Capitalism versus… what?


By Maria Rita Kehl*

A critical commentary on Contardo Calligaris' column “Liberdade, Equality, Fraternity” published in the newspaper Folha de S. Paulo

I read, with the usual interest, the column by Contardo Calligaris in the newspaper Folha de S. Paulo on the 5th of March. The topic is so important that I wanted to join the debate. In this case, to disagree with some points that support the arguments of the psychoanalyst colleague. Which is rare: I almost always agree with what he writes. I learn to think better by reading his columns, as Contardo preserves the Enlightenment, anti-dogmatic practice of exposing the path of his thought to the reader. We think “along with him”. In the case of the column “Liberty, equality, fraternity”, I thought and… I disagreed.

According to his argument, it is as if there were no alternative to capitalism as it is found today in almost all countries on the planet. And as if the “socialist” experiences of Cuba and the Soviet Union, not to mention North Korea, prove that it is not possible to think of alternatives to capitalism. Which, on the face of it, becomes more and more wild.

I begin to say that I disagree with the polarization proposed by the columnist. Equality (under socialism) vs freedom (under capitalism). If so, I would choose freedom with my eyes closed. Well, let's face it, it's easy for me: I'm at the privileged end of capitalism. Like him and other liberal professionals, I don't have a boss. No guaranteed salary, of course, but that's the price of my freedom. Like other self-employed professionals, in times of economic crisis we are forced to work much harder, as the people we serve rightly ask us to pay less.

Still, we are lucky. We don't have a boss. No one exploits our workforce, no one (except ourselves) imposes exhausting working hours on us, no one threatens us with dismissal when we try to resist wage losses – an increasingly real threat when faced with the queue of unemployed people knocking on the door of our employer. Those who, in desperation, would accept (and accept) to occupy our vacancy, in even worse conditions than those we would refuse the boss for finding abusive. It is in economic crises that the capitalist regime shows its potential for cruelty.

On the other hand, the Capitalism x Socialism polarization addressed in the column “Liberty, equality, fraternity” excluded the social democratic countries, where it is still possible to reconcile the reduction of inequality with the full right to individual freedoms.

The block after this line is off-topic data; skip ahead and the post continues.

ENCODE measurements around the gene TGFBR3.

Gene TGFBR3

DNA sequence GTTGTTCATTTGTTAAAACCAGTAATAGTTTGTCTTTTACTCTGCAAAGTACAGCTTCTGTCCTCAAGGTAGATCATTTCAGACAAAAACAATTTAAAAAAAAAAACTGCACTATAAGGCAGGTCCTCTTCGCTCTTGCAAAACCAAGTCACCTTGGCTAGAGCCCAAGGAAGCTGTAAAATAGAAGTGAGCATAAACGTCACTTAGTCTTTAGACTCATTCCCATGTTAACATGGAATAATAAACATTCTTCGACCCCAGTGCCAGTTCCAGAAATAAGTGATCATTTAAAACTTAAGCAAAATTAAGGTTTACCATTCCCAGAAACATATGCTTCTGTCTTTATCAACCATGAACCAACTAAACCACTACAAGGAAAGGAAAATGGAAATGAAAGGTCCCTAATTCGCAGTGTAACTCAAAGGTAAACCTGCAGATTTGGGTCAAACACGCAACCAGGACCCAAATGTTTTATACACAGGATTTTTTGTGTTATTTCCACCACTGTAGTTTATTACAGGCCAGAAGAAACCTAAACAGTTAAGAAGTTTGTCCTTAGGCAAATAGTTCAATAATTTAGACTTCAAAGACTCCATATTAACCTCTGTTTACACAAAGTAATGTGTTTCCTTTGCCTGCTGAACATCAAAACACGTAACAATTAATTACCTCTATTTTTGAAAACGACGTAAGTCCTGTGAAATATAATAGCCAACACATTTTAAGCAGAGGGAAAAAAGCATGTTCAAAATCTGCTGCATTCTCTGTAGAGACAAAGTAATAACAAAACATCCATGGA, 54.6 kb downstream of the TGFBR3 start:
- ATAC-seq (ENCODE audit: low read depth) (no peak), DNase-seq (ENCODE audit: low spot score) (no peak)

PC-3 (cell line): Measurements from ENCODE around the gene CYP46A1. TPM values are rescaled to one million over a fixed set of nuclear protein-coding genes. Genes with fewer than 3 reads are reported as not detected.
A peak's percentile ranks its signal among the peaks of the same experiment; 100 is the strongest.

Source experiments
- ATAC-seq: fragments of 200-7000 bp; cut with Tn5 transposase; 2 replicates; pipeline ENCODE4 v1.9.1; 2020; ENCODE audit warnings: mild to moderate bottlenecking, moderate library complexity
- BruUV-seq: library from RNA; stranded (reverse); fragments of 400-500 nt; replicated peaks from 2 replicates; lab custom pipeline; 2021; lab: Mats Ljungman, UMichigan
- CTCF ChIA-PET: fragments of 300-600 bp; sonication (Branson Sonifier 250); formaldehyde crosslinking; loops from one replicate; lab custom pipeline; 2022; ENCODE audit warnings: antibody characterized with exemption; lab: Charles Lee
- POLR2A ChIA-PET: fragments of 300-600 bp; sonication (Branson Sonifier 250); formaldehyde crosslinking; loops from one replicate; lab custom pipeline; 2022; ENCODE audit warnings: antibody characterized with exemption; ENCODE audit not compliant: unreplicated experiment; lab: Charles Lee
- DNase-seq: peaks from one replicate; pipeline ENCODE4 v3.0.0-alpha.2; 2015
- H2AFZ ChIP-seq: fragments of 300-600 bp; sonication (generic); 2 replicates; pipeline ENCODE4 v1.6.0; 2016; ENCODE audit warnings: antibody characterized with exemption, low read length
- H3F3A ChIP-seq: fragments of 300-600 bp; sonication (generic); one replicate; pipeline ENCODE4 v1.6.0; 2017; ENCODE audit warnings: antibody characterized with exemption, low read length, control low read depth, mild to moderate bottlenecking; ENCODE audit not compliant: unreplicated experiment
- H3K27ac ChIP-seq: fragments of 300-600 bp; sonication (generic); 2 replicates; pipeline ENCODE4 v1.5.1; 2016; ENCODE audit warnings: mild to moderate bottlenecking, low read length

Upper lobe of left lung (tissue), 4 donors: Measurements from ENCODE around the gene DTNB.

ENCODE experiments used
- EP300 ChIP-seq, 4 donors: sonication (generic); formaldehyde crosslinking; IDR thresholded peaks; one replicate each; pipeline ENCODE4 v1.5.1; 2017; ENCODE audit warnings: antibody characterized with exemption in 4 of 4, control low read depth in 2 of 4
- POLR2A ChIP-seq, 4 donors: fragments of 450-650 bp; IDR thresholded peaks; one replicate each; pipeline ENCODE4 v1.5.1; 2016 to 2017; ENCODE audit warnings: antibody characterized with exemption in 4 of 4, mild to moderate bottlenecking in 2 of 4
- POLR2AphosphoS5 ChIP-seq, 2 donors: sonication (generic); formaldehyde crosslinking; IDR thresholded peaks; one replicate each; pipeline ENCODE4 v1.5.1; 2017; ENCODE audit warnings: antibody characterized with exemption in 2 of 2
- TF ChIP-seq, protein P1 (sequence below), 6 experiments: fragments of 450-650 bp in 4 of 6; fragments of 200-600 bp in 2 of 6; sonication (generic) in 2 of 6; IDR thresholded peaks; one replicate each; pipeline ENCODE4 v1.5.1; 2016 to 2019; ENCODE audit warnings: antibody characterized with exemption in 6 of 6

Brazil, where we urban middle classes enjoy almost complete freedom of choice, has not yet completely eradicated slave labor. The labor rights of maids, established by law in 2013, were once contested by the writer Danuza Leão with the following argument: “… what if my old friends want to have tea at 11 pm? Wouldn't they have that right? I thought about answering that, yes, maybe before they started granting the servant the right to the eight-hour day, she would need to teach her bosses two or three classes on how to prepare tea...

I do not write these things to “teach” anything to my psychoanalyst and writer colleague. It is a question of taking the debate forward, in the good Enlightenment tradition in which I include, on my own, the free thinking of Contardo Calligaris.

Today, it is easy to criticize Cuban socialism, for example. Isolated, by the North American blockade, from the countries with which it could have commercial exchange, Cuba became a very poor country. But upon arriving at the Havana airport, the traveler is faced with a sign that says: “All over the world, today, millions of children sleep in the street

[Sorry, I don't remember the exact number]

. None of them are Cuban.” Well, propaganda each one does what he wants. But in this case, it's true. Just as there are no children out of school in Cuba.

In Brazil today, an increasing number of families live on the streets. Some have recently lost their homes: beside the bags and blankets, the pedestrian comes across mattresses still in good condition, a small stove, school books… heartbreaking. Brazil was never communist, nor do I hope it will be. The rallying cry of the angry middle class against the PT – “go to Cuba!” – is ignorance or bad faith.

Brazil, in the governments of the extremely moderate left of the PT cycle, was not, by far, “Cuban”. But it managed to promote some reduction in inequality. It managed to include young black people, descendants of slaves, in universities – with good performance, by the way. He managed to demarcate some indigenous lands, such as Raposa Serra do Sol, now threatened by the greed of agribusiness. He managed to bring quality medical care to the outskirts and isolated places where Brazilian doctors did not want to work. They were Cuban doctors. Excellent training, by the way. Sent back in 2019, of course.

And speaking of Cuba… once, on a program Roda Viva on TV Cultura, a journalist asked the Cuban writer Leonardo Padura if he was free to write whatever he wanted in his country. He replied, “Yes, I do. And this question, was it thought of by you or did your editor ask you to ask it?” The girl swallowed hard. She was a journalist for Estadão. The same newspaper that in 2010 canceled my column when I defended – what? Communism? No: Bolsa Família, a modest and efficient instrument for reducing poverty established by law approved by the National Congress in 2004.

*Maria Rita Kehl is a psychoanalyst, author, among other books, of the weather and the dog (Boitemo).

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